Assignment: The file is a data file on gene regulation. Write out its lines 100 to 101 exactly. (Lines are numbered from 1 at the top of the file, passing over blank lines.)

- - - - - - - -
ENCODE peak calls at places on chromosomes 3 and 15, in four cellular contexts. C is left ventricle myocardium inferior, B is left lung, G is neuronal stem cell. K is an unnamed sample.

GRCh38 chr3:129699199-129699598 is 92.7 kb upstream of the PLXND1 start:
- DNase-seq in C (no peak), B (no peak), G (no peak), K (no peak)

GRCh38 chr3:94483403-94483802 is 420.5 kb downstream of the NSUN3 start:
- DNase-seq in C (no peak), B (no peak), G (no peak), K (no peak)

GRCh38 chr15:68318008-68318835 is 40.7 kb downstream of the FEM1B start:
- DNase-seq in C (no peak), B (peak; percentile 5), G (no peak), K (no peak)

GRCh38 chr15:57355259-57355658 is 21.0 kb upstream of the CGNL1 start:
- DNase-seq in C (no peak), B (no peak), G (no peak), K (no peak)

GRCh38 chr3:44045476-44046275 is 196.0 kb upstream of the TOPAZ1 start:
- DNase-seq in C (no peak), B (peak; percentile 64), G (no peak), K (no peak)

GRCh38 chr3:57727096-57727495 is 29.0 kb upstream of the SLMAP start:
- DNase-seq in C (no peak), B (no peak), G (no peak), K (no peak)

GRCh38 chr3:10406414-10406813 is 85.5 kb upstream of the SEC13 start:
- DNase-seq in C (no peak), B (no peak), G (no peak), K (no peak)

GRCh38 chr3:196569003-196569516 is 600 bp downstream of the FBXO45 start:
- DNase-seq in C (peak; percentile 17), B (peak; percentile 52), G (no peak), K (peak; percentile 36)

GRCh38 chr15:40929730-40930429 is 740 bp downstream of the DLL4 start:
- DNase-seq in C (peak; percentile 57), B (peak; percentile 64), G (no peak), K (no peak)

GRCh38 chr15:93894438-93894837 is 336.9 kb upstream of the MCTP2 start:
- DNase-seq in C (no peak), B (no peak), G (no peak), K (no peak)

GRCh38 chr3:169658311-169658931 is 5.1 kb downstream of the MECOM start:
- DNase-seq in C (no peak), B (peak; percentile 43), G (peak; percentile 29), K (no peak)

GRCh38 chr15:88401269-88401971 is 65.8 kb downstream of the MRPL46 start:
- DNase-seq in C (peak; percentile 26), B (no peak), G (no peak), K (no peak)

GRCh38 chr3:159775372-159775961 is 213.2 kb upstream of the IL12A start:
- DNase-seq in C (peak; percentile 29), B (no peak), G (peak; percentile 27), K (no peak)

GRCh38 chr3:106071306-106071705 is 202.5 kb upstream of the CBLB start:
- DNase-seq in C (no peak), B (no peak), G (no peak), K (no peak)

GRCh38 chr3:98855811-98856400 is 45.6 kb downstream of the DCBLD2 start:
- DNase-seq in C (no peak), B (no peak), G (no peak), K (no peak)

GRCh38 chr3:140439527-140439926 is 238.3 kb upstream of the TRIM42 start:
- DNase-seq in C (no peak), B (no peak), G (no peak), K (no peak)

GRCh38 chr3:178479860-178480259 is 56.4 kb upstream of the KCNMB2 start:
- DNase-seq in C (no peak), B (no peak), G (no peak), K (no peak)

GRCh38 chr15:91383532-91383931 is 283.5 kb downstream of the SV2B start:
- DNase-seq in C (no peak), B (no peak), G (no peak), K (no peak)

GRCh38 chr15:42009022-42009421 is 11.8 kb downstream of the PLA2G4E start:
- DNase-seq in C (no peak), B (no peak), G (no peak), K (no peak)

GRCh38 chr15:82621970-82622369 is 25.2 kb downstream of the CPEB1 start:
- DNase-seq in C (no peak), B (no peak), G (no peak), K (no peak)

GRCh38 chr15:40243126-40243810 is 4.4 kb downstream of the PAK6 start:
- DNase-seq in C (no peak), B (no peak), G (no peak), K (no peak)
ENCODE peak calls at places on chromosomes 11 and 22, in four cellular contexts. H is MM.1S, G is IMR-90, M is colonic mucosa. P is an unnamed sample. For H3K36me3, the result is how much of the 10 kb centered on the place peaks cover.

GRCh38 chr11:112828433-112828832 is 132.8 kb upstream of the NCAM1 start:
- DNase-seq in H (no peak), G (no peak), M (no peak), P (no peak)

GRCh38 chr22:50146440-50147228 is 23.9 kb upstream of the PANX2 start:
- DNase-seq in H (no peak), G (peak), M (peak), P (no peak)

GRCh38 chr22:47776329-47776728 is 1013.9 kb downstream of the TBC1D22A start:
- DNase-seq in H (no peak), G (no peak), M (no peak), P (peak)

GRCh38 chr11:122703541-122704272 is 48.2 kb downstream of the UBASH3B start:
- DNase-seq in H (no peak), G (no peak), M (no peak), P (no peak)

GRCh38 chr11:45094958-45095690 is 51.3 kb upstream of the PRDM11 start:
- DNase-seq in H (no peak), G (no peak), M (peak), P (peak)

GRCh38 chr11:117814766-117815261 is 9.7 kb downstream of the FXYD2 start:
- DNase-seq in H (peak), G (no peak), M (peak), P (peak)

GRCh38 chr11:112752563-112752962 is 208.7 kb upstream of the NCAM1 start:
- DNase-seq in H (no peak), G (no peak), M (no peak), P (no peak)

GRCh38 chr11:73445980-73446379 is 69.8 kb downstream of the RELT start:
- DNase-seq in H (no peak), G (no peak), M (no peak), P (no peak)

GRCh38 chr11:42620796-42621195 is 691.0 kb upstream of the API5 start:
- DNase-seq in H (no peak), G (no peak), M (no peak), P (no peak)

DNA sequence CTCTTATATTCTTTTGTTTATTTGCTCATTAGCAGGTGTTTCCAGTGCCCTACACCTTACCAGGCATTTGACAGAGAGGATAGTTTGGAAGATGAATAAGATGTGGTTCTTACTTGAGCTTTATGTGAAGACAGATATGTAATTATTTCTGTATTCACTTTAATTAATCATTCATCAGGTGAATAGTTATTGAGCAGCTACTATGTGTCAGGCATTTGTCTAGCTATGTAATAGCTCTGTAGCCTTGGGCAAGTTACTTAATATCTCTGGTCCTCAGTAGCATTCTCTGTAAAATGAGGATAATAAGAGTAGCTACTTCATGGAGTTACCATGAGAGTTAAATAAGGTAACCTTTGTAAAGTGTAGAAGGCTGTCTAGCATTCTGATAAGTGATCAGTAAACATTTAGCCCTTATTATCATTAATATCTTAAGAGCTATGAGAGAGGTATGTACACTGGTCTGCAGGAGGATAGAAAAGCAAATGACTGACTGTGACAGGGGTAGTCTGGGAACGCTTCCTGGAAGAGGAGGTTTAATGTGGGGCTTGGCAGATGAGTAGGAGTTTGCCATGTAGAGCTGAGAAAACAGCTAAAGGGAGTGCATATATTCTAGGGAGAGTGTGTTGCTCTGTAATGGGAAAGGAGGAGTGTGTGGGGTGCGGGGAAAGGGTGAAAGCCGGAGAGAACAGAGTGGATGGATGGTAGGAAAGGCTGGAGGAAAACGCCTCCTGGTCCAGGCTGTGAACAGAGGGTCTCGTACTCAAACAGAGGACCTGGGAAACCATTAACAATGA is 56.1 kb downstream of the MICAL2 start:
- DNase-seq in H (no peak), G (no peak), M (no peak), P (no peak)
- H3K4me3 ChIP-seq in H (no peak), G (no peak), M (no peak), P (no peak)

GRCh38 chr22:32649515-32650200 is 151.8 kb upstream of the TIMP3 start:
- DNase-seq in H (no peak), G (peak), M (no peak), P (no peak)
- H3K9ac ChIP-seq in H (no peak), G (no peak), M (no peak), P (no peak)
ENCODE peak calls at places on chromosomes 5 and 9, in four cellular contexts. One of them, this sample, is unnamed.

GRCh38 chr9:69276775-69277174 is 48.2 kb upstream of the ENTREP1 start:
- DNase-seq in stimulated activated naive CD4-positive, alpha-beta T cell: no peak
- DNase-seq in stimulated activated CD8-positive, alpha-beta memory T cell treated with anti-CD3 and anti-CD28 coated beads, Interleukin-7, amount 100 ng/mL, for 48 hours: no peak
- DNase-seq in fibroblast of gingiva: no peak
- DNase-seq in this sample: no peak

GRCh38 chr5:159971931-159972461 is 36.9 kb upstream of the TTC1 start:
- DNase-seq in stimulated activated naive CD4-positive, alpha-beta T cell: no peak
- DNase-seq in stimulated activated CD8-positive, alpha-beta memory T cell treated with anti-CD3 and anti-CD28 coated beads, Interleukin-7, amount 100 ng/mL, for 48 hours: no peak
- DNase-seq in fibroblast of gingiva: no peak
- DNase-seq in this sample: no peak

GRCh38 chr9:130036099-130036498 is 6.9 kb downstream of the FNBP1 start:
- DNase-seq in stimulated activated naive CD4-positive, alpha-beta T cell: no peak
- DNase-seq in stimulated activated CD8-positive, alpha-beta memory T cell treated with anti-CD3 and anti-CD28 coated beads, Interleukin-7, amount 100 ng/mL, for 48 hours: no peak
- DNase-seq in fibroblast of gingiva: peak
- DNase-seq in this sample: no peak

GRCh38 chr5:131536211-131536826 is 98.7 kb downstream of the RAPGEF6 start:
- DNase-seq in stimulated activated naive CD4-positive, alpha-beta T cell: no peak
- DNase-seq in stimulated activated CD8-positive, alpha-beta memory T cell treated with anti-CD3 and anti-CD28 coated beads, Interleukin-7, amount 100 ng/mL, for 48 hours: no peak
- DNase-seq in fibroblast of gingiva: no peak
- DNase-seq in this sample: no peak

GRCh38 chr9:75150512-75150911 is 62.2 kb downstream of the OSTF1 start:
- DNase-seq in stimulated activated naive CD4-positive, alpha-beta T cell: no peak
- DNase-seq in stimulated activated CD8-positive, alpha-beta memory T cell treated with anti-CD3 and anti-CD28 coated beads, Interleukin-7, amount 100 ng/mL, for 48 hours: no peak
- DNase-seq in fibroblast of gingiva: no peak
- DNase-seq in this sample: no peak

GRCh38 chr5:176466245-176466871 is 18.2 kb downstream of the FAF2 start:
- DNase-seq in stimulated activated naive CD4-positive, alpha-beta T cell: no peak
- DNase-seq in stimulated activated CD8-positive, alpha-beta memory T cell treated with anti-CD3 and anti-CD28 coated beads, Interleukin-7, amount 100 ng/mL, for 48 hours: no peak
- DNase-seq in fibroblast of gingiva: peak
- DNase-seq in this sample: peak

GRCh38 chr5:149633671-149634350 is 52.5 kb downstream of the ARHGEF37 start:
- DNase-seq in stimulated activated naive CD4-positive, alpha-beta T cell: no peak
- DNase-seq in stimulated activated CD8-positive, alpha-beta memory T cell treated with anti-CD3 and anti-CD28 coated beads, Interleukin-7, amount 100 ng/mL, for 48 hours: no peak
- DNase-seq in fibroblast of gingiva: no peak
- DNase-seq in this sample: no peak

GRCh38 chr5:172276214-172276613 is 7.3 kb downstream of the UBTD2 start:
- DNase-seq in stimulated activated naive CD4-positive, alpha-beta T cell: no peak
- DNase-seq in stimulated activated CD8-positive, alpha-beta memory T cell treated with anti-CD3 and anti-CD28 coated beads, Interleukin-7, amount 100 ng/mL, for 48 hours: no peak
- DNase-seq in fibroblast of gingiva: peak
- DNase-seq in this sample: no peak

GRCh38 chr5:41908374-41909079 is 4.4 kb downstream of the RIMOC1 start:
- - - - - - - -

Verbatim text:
GRCh38 chr5:149633671-149634350 is 52.5 kb downstream of the ARHGEF37 start:
- DNase-seq in stimulated activated naive CD4-positive, alpha-beta T cell: no peak